Passing Through the Gate of the New Year
New Year's Eve Reflections, Announcements, and Wayfaring Readings
OLD YEAR / NEW YEAR REFLECTION
Greetings Good Travelers, Wayfarers, Pure Landers, and Dwellers at the Edge:
Frank Inzan Owen here, coming to you from the Hidden Mountain Studio, in the Appalachian Piedmont bioregion, northwest of the Chatta Uchee River, ancestral lands of the Cherokee Nation.
It’s a notch past the First Quarter Moon, on New Year’s Eve. I hope this transmission of The Poet’s Dreamingbody finds you and yours keeping well in these strange and tumbling times.
I’ve been pretty quiet lately, with both the holidays and some other projects.
As of two days ago, I’ve just recently completed a 50-mile walk for the American Cancer Society to raise money for research and to fight the disease — a disease that took my late teacher, that attacked my mother (who is still very much with us thank goodness), and which is battering dear friends of mine as we speak.
Part of my own personal silence here at The Poet’s Dreamingbody has also involved a process of questioning; questioning about projects, questioning about the upcoming year.
Questions are good. Questions can be like a microscope or even a telescope. Unlike some expressions of religion in the modern-day, my teacher’s spirituality was one predicated upon actively including doubt and questioning as part of the path. In other words, doubt was not pushed away, questions were embraced, and deep inquiry was at the very heart of everything we did.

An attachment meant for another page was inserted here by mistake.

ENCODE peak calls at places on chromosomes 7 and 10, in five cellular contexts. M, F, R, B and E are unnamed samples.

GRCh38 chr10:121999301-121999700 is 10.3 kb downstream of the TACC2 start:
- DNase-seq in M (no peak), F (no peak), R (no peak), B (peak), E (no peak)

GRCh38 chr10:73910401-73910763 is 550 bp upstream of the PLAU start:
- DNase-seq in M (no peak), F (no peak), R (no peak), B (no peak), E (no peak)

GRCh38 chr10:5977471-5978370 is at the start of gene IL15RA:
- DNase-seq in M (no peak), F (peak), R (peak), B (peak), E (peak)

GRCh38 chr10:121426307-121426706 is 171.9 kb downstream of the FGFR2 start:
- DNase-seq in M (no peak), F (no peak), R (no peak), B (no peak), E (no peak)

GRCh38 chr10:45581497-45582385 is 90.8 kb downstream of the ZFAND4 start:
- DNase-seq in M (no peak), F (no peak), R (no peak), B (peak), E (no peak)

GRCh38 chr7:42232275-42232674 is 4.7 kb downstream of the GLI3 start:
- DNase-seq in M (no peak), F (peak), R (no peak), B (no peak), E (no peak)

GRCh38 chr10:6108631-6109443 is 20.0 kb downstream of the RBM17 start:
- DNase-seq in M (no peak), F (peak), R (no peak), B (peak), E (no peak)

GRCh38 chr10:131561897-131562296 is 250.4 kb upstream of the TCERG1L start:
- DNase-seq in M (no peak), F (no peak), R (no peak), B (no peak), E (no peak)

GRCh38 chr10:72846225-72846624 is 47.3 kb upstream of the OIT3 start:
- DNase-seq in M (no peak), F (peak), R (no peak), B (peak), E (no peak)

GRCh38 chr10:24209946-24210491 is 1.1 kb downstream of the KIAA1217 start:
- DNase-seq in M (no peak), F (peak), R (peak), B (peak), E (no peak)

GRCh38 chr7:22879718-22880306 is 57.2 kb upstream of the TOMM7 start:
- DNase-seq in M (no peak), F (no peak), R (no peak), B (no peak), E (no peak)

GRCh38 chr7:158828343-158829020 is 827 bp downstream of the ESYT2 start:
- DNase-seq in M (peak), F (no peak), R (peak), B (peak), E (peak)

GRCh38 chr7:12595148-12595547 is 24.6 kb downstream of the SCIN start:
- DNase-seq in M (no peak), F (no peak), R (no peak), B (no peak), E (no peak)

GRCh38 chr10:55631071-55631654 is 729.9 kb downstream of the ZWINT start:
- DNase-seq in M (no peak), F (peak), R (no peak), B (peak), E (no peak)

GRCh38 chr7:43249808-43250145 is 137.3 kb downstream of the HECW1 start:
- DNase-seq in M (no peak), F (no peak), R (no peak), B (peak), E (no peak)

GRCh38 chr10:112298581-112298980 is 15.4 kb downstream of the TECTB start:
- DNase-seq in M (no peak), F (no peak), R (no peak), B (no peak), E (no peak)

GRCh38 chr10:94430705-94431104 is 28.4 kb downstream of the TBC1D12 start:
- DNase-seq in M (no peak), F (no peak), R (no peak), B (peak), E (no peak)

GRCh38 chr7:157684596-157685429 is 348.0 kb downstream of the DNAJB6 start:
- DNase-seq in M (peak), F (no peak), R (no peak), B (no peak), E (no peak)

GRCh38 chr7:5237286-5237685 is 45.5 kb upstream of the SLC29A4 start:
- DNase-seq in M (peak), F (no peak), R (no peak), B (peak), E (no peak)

We see hints of this essence if we look at the Japanese language. In the script used in Japanese for the word ‘question’ (問), it’s interesting to note that a portion of what makes up the kanji is the symbol for the word: “gate.” (門). It implies a sense that the process of asking is itself a journey through something.
Any question we hold, walk with, and actively work with serves as a gate.
Any question we ask leads us to a path that waits for us on the other side of the gate.
That path leads us into new terrain; a new territory yet to be explored.
This makes the questions we hold particularly important for the lives we’re here to lead.
Another interesting word in the Japanese language is junrei ( 巡礼 ), which translates as “pilgrimage.” A direct translation of the two kanji forming the word junrei ( 巡礼 ) is: “tour of gratitude.”
As we enter the new year 2023, I invite you to consider these two aspects as possible points of inner work for closing out the old year and welcoming in the new, specifically: question-as-gate ( 問 → 門 ) and pilgrimage-as-tour-of-gratitude (巡礼).
2022 was no cakewalk for anyone. Neither was 2021 or 2020 for that matter. But, if you send the eyes of your heart-mind back across the calendar year 2022 as a “tour of gratitude,” are there memories, are there moments, that stand out in your mind’s eye as poignant aspects worthy of remembrance?
Likewise, as you turn to face the oncoming new year, a year deemed as the Year of the Water Rabbit in East Asian tradition, is there a pivotal question deeply rooted in your soul that can serve as a gate for the journey of the next year?
I also wanted to mention a few books that are either hot off the presses or forthcoming, including one I contributed to that will enter the world in January.